A Quarter Century of Poker: David Sklansky and Albert Einstein
Poker players are like scientists. Some are very good at postulating about different aspects of the game, while others toil away like lab rats in a maze, following the same routine every day and dragging the pot only when the conditions are right.
Albert Einstein didn't play poker. In fact, he spent so much of his time theorizing about everything around us that he shut out most normal aspects of human life while working. More than once this great thinker was seen by a doctor for shooting pains in his abdomen, and more than once Einstein realized after a few questions from the doctor, that he had forgotten to eat for more than a day or two. However, he is noted for stating "God doesn't play dice with the universe," which is to say that things happen for a reason - not haphazardly. This point of view is also taken by David Sklansky, who also postulated something important to the world (or at least to the poker world).
Sklansky gives his own views in his book, The Theory of Poker, as such:
'Every time you play a hand differently from the way you would have played it if you could see all your opponents' cards, they gain; and every time you play your hand the same way you would have played it if you could see all their cards, they lose. Conversely, every time opponents play their hands differently from the way they would have if they could see all your cards, you gain; and every time they play their hands the same way they would have played if they could see all your cards, you lose.'
Sure, boiled down, this means you could make all the best plays if you could see your opponents' hands, but what it infers is you also have the chance to make that "best" play if you are adapting your play to that of your opponents. If you are sitting at a game and watching the latest sports scores, great (at least for the other players), however, you are costing yourself money in the long run. You have to watch the game you are playing in.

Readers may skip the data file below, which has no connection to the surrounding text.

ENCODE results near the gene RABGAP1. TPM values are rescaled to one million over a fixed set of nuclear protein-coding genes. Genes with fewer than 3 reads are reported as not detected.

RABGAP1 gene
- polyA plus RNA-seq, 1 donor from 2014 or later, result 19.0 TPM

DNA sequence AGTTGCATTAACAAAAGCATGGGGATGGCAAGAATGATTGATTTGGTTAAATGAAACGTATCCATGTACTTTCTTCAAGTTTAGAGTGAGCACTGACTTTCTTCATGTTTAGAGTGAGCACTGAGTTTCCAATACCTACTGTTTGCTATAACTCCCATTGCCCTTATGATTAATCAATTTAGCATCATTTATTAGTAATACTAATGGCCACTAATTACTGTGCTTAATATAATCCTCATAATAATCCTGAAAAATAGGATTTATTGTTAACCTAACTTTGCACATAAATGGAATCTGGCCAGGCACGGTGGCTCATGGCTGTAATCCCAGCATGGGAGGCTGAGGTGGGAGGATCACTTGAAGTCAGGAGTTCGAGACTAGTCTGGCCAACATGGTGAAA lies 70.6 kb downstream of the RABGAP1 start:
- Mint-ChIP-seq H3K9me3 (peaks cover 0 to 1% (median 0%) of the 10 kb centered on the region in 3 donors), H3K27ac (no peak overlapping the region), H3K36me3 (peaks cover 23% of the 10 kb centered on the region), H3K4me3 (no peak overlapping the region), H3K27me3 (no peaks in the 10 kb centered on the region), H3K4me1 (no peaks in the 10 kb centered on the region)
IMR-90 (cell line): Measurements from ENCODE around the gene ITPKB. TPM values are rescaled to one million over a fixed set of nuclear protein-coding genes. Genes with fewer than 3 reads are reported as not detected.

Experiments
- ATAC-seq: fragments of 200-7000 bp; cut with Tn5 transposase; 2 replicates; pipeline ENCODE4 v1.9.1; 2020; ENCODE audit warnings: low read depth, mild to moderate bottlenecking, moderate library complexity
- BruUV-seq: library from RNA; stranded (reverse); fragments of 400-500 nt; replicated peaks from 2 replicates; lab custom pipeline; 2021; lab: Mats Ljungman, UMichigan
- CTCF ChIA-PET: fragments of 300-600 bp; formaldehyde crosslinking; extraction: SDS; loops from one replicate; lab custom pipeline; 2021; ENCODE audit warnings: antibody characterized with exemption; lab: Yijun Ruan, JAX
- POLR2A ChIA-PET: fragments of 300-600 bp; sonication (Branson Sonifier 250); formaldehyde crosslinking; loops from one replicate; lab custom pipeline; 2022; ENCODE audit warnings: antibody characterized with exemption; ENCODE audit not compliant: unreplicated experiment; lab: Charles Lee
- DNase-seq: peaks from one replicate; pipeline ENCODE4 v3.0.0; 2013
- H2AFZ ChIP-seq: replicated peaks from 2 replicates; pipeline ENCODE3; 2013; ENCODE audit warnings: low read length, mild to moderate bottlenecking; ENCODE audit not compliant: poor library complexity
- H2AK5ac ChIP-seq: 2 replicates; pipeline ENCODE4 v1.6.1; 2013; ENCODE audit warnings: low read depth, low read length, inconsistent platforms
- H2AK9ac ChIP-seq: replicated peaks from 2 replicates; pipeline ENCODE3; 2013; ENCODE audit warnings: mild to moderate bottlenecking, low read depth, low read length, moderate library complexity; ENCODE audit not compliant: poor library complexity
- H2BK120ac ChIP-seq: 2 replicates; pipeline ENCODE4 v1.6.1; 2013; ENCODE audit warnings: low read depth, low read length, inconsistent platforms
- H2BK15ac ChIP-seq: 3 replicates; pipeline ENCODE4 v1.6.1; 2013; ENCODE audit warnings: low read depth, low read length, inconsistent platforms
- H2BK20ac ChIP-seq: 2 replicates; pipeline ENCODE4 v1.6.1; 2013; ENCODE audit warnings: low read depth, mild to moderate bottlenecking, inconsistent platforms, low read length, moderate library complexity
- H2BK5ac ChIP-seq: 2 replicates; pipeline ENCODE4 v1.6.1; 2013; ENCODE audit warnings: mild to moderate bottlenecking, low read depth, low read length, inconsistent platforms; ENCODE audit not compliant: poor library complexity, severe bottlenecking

A lot has been written about how to play AK, and yet I see players misplay this holding more than any other hand, even more than AA. AK is still a drawing hand, it's not complete, and won't often win a significant pot without improving - AA is complete, and can win a significant pot without improving. Many experts say they always put in a bet on the flop, even when they miss, if they bet or raised preflop with AK. However, other noted pros such as Dan Harrington say they will give up on the flop if they miss - and may well check or fold to a raise. So, who's right?
If you haven't figured it out yet, they both are, but it depends on their opponents and how those opponents view the AK holder's play. The most important thing is to be adaptable. You can't play any hand of poker the same every time, or you cost yourself money in the long run. If you don't believe this, go back and reread the theory of poker.
If you still aren't catching on, perhaps this quote from Einstein will help: "Insanity is repeating the same experiment over and over again and expecting a different result."
If you are playing AK for a reraise and a bet or raise on every flop, turn and river, and wondering why you just aren't making any money with what is an excellent hand, you are a poor scientist. Stop playing the same every hand. Start watching the game and your opponents, and start adapting your play to them. If you can't do this, you can still pick up a few pots, but you are doomed to life in the low-limit maze.
The next time you get rewarded with a pot, ask yourself if you really made all the right moves. Did you win the most you could have? Did you unnecessarily risk the pot by missing a bet, raise or check-raise? Can you play the same hand differently in the future and make more by adapting to your opponents and varying your play?
If you don't know, then be a scientist and think about the possibilities and try some experiments. Just because a play worked, doesn't make it the best play, every time, in every situation. Sometimes you should lay back, and other times you should attach.
Doyle Brunson likes to call this "changing gears." If you are always in the fastest gear, believe me, you often won't arrive alive at the river. By the same token, if you are always in low gear you can't ever finish first. Learn to experiment, throw out the bad theories, keep the good ones, and adapt to every game. That's what poker's all about - playing the right way at the right time, not playing the same way every time. Remember, Einstein also said, 'Imagination is more important than knowledge.'
Ed Note: Albert Einstein would have liked the action at Everest Poker